Psoriatic arthritis is a chronic inflammatory joint disease associated with psoriasis. Psoriasis can affect the joints, skin and nails, scalp, skull, spine, fingers, and toes, causing them to become inflamed and painful.

Psoriatic arthritis (PsA) appears to happen when an overactive immune system mistakenly attacks healthy tissue. However, it is not yet clear why some people with psoriasis develop PsA while others do not.

Psoriatic arthritis commonly affects the joints of the hands and feet.
Psoriatic arthritis can affect the joints of the hands and feet.

There is no definitive test for PsA.

To diagnose the condition, a doctor will:

Imaging tests for PsA can detect inflammation in the joints, and particularly the sacroiliac joints (SI joints), in the pelvis.

This information can help a doctor to make a diagnosis and rule out other possible causes.

If a doctor believes a person may have PsA, they will refer them to a rheumatologist, a specialist in joint conditions, for an assessment.

A rheumatologist will try to rule out other types of arthritis, such as rheumatoid arthritis, osteoarthritis, and gout.

They will often order the following tests to help make a diagnosis:

  • Erythrocyte sedimentation rate (ESR) and C-reactive protein (CRP) levels: These blood tests measure inflammation in the body.
  • Full blood count, kidney function and electrolytes, and liver function tests.
  • MRIs and X-rays of the affected joints: MRI and ultrasound can detect any wearing down and inflammation in joints earlier than X-rays.
  • Rheumatoid factor (RF) and anti-cyclic citrullinated peptide (CCP) antibodies: If a person has these antibodies, a doctor may consider a diagnosis of rheumatoid arthritis rather than PsA.
  • Anti-nuclear antibodies (ANA): These antibodies can be present in people with PsA.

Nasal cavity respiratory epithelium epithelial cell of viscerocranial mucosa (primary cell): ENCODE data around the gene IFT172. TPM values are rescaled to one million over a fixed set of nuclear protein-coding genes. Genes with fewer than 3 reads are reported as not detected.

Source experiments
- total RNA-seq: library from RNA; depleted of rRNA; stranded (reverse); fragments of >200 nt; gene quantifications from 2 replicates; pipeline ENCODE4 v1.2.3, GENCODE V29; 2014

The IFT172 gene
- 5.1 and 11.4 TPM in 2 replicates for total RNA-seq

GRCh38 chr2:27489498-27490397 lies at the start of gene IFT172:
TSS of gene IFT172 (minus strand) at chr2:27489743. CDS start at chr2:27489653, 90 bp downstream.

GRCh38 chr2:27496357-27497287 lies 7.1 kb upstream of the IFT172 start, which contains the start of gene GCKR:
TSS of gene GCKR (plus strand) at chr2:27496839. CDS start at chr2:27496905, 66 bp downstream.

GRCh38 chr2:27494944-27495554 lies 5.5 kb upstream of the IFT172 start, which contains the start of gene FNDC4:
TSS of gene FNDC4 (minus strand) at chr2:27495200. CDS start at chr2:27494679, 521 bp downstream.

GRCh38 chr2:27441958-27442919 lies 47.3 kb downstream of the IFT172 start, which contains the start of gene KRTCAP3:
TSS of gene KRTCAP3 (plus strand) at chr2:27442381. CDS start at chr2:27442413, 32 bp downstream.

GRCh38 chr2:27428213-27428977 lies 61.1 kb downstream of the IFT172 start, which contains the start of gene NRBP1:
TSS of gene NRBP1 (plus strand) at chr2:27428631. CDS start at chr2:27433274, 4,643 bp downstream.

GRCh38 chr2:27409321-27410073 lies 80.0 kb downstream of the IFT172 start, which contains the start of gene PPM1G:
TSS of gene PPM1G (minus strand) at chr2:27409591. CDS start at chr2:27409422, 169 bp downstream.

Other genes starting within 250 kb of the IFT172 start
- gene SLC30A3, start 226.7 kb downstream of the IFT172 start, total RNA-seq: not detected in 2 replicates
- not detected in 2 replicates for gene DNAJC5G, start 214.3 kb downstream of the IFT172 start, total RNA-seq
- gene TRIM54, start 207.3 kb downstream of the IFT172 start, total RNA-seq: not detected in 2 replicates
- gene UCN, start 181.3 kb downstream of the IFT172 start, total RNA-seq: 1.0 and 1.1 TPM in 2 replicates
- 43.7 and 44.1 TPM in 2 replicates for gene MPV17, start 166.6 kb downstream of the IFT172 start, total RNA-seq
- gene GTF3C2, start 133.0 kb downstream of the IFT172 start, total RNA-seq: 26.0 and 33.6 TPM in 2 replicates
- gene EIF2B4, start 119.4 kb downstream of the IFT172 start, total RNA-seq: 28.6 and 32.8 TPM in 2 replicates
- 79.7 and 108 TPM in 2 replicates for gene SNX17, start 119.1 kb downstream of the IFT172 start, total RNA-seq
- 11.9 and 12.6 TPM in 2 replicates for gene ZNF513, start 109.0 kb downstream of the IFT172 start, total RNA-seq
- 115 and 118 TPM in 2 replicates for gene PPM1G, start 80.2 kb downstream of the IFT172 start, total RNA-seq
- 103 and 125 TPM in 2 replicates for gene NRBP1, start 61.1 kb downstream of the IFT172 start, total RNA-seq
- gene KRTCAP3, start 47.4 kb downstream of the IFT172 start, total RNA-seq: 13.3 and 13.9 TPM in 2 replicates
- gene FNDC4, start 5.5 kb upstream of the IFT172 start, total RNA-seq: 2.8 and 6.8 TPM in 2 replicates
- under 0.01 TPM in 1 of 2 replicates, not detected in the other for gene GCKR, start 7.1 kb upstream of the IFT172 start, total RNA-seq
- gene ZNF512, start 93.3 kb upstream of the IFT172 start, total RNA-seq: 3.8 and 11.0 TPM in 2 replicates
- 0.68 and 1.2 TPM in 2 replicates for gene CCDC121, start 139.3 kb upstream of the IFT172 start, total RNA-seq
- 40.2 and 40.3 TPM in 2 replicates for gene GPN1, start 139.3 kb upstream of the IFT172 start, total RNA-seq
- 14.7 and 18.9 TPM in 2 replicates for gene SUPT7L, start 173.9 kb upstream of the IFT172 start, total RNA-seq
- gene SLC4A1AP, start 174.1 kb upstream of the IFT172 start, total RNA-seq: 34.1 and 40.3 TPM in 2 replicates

Symptoms of PsA vary from mild to severe. Generally, people have good and bad days.

Apart from joint pain, tiredness is a common symptom of psoriatic arthritis.

On a good day, symptoms may be barely noticeable. A flare-up, on the other hand, can be extremely painful.

Usually, one or more of the following symptoms will appear:

  • general tiredness
  • tenderness, pain, and swelling over tendons
  • swollen fingers and toes
  • joint pain with swelling and stiffness
  • reduced range of movement
  • stiffness in joints in the morning
  • nail changes, including pitting of nails and separation of nails from the nail bed

People with psoriasis who experience persistent pain, swelling, or stiffness in their joints should see a doctor.

It can often take some time to get a diagnosis of PsA. During this time, the person is at risk of progressive joint damage and disability.

However, the long-term outlook for the management of PsA is good, especially if diagnosis is early and the person follows an appropriate treatment plan.

One aim of treatment is to relieve inflammation and swelling.

There are many different treatment options available for PsA, depending on how severe the condition is.

Treatment will aim to:

In 2015, two groups of experts, the and , made recommendations to help rheumatologists decide on the best course of action for managing PsA.

In general, their recommendations were as follows:


The GRAPPA guidelines recommended using non-steroidal anti-inflammatory drugs (NSAIDs) as a first-line therapy for joints that are painful but not yet at risk of damage.

NSAIDs block the production of prostaglandins, which signal the body's immune system to trigger an inflammatory response.

Common over-the-counter NSAIDs are ibuprofen and naproxen sodium.

Intra-articular injection

Injecting a local corticosteroid injection into affected joints can provide temporary relief from inflammation.

Synthetic DMARDs

A doctor may introduce a disease-modifying antirheumatic drug (DMARD) to help to slow disease progression. Oral small molecule (OSM) drugs are a type of non-biologic disease-modifying therapy.

Apremilast (Otezla) is one type of OSM drug. Apremilast works by blocking an enzyme that manages immune and inflammatory processes.

Biologic DMARDs

Finally, the 2015 guidelines recommended offering a special subclass of DMARDs called tumor necrosis factor inhibitors (TNFIs) if the symptoms did not respond effectively to other DMARDs.

TNFIs work by blocking a specific protein that immune cells produce. This protein signals other cells to start the inflammatory process.

Newer biologics, such as ustekinumab (Stelara), work by blocking two proteins that cause inflammation.

Others, such assecukinumab (Cosentyx), ixekizumab (Taltz), and siliq (Brodalumab) target a different protein.